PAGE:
Some Michigan U.S. reps divided on impeachment articles; others still reviewing

Craig Mauger
The Detroit News

Impeachment was either the "only answer" or a "wasteful witch hunt," depending upon which member of Michigan's U.S. House delegation was answering questions Tuesday, the day Democrats revealed their specific charges against President Donald Trump.

U.S. House Democrats released two articles of impeachment, which could lay the groundwork for a vote on the allegations in the coming days. The articles accuse Trump of "abuse of power" and "obstruction of Congress."

The Detroit News reached out to the 14 U.S. House members who represent Michigan for a reaction to the allegations. A majority of the members provided some type of response. Two agreed — Rep. Tim Walberg, R-Tipton, and Rep. Andy Levin, D-Bloomfield Hills — to interviews.

Copy of the Articles of Impeachment, Tuesday, Dec. 10, 2019 in Washington. House Democrats announced they are pushing ahead with two articles of impeachment against President Donald Trump - abuse of power and obstruction of Congress - charging he corrupted the U.S. election process and endangered national security in his dealings with Ukraine.

Walberg called the impeachment inquiry a "wasteful witch hunt." Walberg argued that Democrats had continually shifted the nature of their allegations against Trump. He said they had moved from bribery at one point to now abuse of power.

Walberg said Trump had actually used his power to grow a strong economy with low employment.

"If that's the abuse of power, I guess there are some people who would like to see him abuse his power more," Walberg said, adding that his statement was tongue-in-cheek.

However, Levin compared Trump's actions to the actions of two former presidents, Bill Clinton and Richard Nixon, who faced impeachment pushes.

"None of that involved our national security or foreign policy," Levin noted.

Rep. Rashida Tlaib, D-Detroit, released a statement Tuesday arguing impeaching Trump is "our only answer."

Tlaib said voters sent representatives to Congress to be "a check on this dangerous administration." She added that she was "heartened" by the articles of impeachment.

"Congress must act swiftly on them and send a resounding message that we are a nation of laws and no one, not even the president, is above them," Tlaib said.

According to the articles unveiled Tuesday, Trump sought to pressure Ukraine by “conditioning official United States Government acts of significant value to Ukraine on its public announcement of the investigations" into former Vice President Joe Biden, a potential 2020 opponent.

One article focused on abuse of power. That article alleges that Trump used the powers of the presidency to solicit interference from Ukraine in the 2020 presidential election.

The second article focused on obstruction of Congress. It alleges Trump ordered executive branch officials not to comply with "lawful" subpoenas from the U.S. House of Representatives.

On Tuesday, Christian Slater, a spokesman for the Michigan Democratic Party, said in a statement: "Michigan voters know the truth: Donald Trump abused the power of his office and put his political and personal interests ahead of our national security by pressuring a foreign power to interfere in our election.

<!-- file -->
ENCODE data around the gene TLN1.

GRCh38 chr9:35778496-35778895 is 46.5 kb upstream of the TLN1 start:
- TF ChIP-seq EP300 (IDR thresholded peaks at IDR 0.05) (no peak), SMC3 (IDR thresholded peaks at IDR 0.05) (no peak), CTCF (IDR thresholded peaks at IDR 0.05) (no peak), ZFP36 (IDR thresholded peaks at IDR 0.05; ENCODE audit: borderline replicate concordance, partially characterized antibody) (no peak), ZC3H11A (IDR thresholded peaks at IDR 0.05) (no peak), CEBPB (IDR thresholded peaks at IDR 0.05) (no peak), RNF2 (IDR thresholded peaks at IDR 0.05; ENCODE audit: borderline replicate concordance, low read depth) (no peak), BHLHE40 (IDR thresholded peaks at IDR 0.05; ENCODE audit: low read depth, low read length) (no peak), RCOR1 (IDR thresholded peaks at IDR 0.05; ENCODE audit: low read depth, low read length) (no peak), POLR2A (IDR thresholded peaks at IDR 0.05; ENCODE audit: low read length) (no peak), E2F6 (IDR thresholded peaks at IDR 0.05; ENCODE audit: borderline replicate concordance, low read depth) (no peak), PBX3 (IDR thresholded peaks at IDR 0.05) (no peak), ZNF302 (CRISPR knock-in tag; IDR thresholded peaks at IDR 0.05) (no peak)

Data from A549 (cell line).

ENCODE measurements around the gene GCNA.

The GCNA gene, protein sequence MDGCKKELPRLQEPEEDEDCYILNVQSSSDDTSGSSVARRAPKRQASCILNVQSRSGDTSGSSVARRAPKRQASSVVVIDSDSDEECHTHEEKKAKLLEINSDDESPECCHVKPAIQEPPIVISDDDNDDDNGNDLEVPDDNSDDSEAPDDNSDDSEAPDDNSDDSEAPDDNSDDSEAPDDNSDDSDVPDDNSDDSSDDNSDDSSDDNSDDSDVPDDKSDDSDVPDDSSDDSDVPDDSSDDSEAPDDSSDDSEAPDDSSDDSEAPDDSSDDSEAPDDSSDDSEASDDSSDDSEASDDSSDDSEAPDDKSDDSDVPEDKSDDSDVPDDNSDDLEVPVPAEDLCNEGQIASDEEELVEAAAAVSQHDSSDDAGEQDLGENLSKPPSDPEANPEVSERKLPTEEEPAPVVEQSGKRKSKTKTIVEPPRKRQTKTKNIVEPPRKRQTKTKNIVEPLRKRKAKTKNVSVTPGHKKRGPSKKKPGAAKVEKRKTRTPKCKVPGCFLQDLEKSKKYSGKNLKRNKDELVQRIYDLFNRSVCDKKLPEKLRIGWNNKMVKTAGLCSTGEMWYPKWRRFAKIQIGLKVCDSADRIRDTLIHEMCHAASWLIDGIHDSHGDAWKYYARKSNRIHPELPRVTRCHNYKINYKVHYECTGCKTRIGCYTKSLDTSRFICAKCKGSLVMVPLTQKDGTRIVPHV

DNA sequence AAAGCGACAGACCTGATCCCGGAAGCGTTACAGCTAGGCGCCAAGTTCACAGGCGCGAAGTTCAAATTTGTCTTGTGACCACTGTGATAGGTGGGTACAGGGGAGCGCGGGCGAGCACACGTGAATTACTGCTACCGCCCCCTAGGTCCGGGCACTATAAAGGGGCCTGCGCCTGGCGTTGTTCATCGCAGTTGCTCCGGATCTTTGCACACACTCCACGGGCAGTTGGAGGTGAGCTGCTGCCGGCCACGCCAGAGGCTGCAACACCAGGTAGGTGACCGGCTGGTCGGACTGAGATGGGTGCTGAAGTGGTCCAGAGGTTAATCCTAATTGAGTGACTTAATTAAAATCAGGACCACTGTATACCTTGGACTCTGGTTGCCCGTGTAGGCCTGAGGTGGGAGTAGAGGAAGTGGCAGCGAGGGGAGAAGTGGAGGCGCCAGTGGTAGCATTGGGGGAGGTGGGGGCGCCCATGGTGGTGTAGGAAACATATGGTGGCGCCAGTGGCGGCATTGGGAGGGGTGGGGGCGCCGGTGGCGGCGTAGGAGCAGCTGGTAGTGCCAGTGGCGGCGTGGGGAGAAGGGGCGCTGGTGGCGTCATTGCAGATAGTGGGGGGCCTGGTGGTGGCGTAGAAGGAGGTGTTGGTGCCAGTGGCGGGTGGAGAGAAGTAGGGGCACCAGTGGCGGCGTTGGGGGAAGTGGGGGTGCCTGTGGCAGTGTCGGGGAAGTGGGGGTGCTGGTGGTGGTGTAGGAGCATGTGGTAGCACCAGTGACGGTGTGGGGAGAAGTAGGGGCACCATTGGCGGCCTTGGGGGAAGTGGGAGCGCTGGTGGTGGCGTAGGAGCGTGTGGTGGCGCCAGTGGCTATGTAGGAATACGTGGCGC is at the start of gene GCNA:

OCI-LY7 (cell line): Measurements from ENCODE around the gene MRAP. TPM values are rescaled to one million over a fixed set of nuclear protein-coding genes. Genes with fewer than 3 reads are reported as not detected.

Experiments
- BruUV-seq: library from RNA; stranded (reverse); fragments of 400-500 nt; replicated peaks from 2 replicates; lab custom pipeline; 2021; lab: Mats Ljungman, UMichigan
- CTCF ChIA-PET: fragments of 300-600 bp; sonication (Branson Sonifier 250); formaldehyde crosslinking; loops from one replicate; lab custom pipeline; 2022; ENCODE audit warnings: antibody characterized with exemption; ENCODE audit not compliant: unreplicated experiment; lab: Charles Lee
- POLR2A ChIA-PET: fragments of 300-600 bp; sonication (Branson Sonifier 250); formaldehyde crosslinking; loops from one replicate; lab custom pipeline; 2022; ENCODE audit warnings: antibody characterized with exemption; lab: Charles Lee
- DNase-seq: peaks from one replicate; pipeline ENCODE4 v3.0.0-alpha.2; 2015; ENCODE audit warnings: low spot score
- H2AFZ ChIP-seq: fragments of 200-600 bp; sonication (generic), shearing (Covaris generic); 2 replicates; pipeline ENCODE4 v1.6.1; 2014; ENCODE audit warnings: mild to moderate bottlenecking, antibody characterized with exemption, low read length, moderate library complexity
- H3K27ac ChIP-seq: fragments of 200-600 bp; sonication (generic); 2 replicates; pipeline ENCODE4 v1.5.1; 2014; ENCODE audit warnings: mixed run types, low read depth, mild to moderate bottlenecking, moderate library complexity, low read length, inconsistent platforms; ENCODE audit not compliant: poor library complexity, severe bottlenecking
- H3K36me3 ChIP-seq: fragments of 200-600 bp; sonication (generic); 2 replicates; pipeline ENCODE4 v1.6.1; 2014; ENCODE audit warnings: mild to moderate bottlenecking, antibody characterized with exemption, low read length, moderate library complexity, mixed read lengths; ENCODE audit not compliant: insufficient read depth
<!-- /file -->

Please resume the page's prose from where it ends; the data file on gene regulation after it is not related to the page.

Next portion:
"Between his abuses of power on the international stage and his broken promises at home on health care, clean water, and the economy, Michigan's working families know they can't afford four more years of Donald Trump."

Laura Cox, chairwoman of the Michigan Republican Party, issued a statement, arguing that because House Speaker Nancy Pelosi, D-California, didn't have any Republican support for impeachment, the process was "nothing more than a partisan witch hunt."

Cox specifically mentioned Reps. Haley Stevens and Elissa Slotkin in her statement. Stevens and Slotkin won seats that had been held by Republicans in 2018.

"It is clear that Democrats will put party over county when given the choice, and their three-year attempt to undo the 2016 election has done irreparable harm to our Republic," Cox added in her statement. "The people of Michigan do not support this process, and I hope Congresswomen Haley Stevens and Elissa Slotkin are ready to face their constituents in 2020."

Slotkin, D-Holly, told CNN that she's going to look at "the full body of information, read it thoroughly and make an objective decision."

Congresswoman Elissa Slotkin speaks at a town hall event at Oakland University, in Rochester, MI on March 21, 2019.

In a statement, Stevens, D-Rochester Hills, said the evidence against Trump was "alarming."

"In the coming days, I intend to carefully review the articles of impeachment and listen to feedback from my constituents," Stevens added. "In the meantime, I will remain focused on issues like prescription drug costs and manufacturing growth, and I will continue working across the aisle to get things done for my district."

While Republicans have been targeting Stevens and Slotkin, Democrats have been targeting Rep. Fred Upton, R-St. Joseph, who won his seat by about 5% of the vote in 2018. Upton's office said he was unavailable for an interview on Tuesday.

Rep. Paul Mitchell, R-Dryden, who isn't seeking reelection in 2020, issued a statement, saying he had examined the evidence and Trump's actions didn't hit the standard of wrongdoing required for impeachment.

"I fear the standards used today set a dangerous precedent for the use of impeachment as a political weapon, and therefore do not support these articles of impeachment," Mitchell added.

Rep. Debbie Dingell, D-Dearborn, posted on social media that the articles of impeachment will receive her "thorough & thoughtful consideration."

She added, "All of us in Congress have a moral responsibility to protect the Constitution & our national Security. No one is above the rule of law, not even the president.

Staff Writer Mark Hicks contributed